A speech act is an action performed via utterance. Traditional sentence types: statement, negation, interrogative. I am grateful to you for your hospitality. You are fired. The report will be ready on Monday. Apology, complaint, compliment, invitation, promise, request, order, threat.

Structure of speech act:

- locution (the linguistic form of the utterance). the basic act of utterance, or producing a meaningful lin­guistic expression.

- illocution (communicative force of an utterance).

- perlocution (the expected response and feedback – the outcome you automatically expect). I will see you later. A promise, a threat, a guess.

One general classification system lists five types of general func­tions performed by speech acts: declarations, representatives, expressives, directives, and commissives.

Declarations are those kinds of speech acts that change the world via their utterance. The speaker has to have a special institutional role, in a specific con­text, in order to perform a declaration appropriately.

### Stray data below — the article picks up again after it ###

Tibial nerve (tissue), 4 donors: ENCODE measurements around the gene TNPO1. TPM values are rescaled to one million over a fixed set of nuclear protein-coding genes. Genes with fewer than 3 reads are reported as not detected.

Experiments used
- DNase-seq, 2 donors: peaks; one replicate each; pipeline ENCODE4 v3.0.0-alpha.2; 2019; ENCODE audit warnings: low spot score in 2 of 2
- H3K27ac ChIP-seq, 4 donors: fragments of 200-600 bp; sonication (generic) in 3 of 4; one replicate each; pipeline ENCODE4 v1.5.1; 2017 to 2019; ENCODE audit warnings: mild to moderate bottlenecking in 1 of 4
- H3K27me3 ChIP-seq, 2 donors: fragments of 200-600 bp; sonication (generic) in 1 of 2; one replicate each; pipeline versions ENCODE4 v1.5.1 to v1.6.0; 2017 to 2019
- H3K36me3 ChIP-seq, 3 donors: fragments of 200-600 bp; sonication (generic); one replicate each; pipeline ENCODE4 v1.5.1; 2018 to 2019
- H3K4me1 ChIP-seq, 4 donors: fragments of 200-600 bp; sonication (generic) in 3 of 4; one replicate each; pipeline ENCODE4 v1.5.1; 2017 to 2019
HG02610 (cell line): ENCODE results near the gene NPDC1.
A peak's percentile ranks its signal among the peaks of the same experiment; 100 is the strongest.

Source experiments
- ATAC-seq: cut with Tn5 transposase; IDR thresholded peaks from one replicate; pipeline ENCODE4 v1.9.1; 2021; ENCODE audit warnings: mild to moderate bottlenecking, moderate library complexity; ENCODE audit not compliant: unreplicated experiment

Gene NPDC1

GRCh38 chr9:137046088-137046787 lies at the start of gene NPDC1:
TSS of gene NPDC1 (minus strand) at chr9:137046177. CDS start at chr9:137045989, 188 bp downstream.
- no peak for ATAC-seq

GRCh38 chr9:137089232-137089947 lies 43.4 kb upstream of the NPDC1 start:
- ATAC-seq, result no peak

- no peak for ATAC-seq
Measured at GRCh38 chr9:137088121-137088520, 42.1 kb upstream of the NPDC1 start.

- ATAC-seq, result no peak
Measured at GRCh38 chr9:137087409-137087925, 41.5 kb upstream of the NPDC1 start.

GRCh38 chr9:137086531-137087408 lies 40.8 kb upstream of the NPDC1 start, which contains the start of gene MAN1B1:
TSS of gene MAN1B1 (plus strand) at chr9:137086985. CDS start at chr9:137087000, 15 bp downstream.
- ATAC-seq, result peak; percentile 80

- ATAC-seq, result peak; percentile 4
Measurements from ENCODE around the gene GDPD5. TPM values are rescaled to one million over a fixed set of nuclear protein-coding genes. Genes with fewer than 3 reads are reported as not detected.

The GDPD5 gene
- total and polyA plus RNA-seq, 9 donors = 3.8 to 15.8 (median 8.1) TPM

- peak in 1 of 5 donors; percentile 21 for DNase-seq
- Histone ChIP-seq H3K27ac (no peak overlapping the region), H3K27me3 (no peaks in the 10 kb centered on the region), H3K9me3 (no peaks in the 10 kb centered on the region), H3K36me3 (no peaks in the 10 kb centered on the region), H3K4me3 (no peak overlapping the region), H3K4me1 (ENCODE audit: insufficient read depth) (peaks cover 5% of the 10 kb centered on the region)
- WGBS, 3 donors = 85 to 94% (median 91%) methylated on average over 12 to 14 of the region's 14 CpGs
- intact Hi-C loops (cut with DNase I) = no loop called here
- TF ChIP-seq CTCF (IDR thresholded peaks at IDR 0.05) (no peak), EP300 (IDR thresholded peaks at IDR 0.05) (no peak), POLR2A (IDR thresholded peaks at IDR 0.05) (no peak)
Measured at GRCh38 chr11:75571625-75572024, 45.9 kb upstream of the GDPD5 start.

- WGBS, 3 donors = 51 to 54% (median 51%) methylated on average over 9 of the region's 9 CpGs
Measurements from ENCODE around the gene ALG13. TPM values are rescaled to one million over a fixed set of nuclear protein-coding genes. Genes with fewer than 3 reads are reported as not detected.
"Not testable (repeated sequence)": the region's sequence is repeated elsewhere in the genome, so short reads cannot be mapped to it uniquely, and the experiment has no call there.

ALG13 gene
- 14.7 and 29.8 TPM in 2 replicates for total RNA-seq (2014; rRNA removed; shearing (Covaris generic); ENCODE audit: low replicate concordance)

a. Priest: I now pronounce you husband and wife. b. Referee: You're out! c. Jury Foreman: We find the defendant guilty. In using a declaration, the speaker changes the world via words.

Representatives are those kinds of speech acts that state what the speaker believes to be the case or not. Statements of fact, assertions, conclusions, and descriptions are all examples of the speaker representing the world as he believes it is. a. The earth is flat. b. Chomsky didn't write about peanuts.

c. It was a warm sunny day. In using a representative, the speaker makes words fit the world (of belief).

Expressives are those kinds of speech acts that state what the speaker feels. They express psychological states and can be state­ments of pleasure, pain, likes, dislikes, joy, or sorrow. They can be caused by something the speaker does or the hearer does, but they are about the speaker's experience.

a.I'm really sorry! b.Congratulations! c.Oh, yes, great! In using an expressive, the speaker makes words fit the world (of feeling).

Directivesare those kinds of speech acts that speakers use to get someone else to do something. They express what the speaker wants. They are commands, orders, requests, suggestions, and, they can be positive or negative. a. Give me a cup of coffee. Make it black. b. Could you lend me a pen, please? c. Don't touch that.

In using a directive, the speaker attempts to make the world fit the words (via the hearer).